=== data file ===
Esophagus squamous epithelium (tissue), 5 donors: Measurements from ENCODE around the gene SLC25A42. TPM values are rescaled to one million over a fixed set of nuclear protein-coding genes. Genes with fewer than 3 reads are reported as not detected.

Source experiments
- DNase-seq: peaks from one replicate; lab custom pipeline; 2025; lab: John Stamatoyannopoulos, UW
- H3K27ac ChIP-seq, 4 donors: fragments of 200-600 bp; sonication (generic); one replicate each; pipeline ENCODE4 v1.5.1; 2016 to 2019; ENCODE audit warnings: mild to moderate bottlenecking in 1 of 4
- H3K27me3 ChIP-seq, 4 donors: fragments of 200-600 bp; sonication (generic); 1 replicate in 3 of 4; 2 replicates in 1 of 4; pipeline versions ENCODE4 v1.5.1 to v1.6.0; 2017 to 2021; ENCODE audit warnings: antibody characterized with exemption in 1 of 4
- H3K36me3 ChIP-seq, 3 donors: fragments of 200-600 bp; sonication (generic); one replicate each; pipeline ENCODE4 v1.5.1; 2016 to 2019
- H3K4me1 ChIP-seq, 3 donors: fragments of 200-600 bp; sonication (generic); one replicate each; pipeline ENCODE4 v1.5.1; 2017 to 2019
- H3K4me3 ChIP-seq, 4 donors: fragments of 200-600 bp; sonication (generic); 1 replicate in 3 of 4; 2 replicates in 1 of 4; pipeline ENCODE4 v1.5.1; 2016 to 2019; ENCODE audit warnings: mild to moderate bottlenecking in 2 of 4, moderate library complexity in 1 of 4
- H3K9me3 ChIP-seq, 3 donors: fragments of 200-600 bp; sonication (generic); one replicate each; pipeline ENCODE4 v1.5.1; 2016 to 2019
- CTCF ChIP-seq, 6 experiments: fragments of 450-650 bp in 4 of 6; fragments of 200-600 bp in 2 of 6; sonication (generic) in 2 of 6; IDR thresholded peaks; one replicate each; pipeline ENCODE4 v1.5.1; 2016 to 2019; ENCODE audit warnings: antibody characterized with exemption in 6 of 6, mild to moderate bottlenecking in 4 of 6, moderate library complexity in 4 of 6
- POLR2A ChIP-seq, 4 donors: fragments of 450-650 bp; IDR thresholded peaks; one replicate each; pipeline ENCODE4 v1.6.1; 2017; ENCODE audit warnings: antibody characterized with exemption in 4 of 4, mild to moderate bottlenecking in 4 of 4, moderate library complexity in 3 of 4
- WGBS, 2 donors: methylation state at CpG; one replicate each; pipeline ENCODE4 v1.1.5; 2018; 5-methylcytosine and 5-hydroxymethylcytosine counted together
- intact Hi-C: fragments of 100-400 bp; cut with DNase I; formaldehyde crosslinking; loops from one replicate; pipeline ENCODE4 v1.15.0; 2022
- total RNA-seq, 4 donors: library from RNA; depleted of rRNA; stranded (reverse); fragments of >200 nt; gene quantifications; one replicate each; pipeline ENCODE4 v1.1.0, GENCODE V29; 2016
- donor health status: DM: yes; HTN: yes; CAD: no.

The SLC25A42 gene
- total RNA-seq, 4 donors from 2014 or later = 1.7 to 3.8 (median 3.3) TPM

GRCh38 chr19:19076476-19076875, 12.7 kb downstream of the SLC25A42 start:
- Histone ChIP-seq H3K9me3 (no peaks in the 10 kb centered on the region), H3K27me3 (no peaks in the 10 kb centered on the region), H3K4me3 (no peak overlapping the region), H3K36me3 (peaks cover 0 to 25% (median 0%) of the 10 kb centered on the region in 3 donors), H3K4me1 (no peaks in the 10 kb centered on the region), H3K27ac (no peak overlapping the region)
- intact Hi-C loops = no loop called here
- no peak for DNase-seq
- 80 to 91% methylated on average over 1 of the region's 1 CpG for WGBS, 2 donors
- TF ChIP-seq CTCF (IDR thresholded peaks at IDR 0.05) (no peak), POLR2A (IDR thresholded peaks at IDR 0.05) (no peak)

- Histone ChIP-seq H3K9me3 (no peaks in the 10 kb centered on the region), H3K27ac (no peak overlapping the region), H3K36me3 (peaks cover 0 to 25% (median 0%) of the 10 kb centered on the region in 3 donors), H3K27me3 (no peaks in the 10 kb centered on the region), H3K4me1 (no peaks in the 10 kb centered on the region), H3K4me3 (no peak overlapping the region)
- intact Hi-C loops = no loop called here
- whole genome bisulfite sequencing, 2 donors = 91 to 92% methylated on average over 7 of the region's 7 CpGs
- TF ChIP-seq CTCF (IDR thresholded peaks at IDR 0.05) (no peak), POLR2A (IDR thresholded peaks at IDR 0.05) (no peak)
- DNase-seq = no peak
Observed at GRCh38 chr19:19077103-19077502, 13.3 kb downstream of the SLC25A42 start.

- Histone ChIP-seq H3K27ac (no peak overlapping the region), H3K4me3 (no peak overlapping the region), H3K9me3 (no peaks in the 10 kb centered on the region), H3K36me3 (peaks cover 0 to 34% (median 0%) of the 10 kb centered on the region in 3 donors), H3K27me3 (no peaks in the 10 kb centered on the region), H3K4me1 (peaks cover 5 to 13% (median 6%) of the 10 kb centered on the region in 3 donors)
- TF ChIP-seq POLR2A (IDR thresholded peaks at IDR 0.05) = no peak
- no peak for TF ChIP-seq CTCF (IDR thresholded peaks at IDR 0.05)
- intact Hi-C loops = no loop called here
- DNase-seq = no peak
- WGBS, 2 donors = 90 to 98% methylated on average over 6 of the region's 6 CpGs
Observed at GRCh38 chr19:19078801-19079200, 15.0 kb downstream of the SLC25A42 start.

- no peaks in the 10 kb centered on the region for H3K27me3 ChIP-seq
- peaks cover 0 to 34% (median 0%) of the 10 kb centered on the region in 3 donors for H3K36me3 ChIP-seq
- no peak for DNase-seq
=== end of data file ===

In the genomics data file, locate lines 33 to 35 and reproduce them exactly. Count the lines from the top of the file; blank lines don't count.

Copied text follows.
- intact Hi-C loops = no loop called here
- DNase-seq = no peak
- WGBS, 2 donors = 90 to 98% methylated on average over 6 of the region's 6 CpGs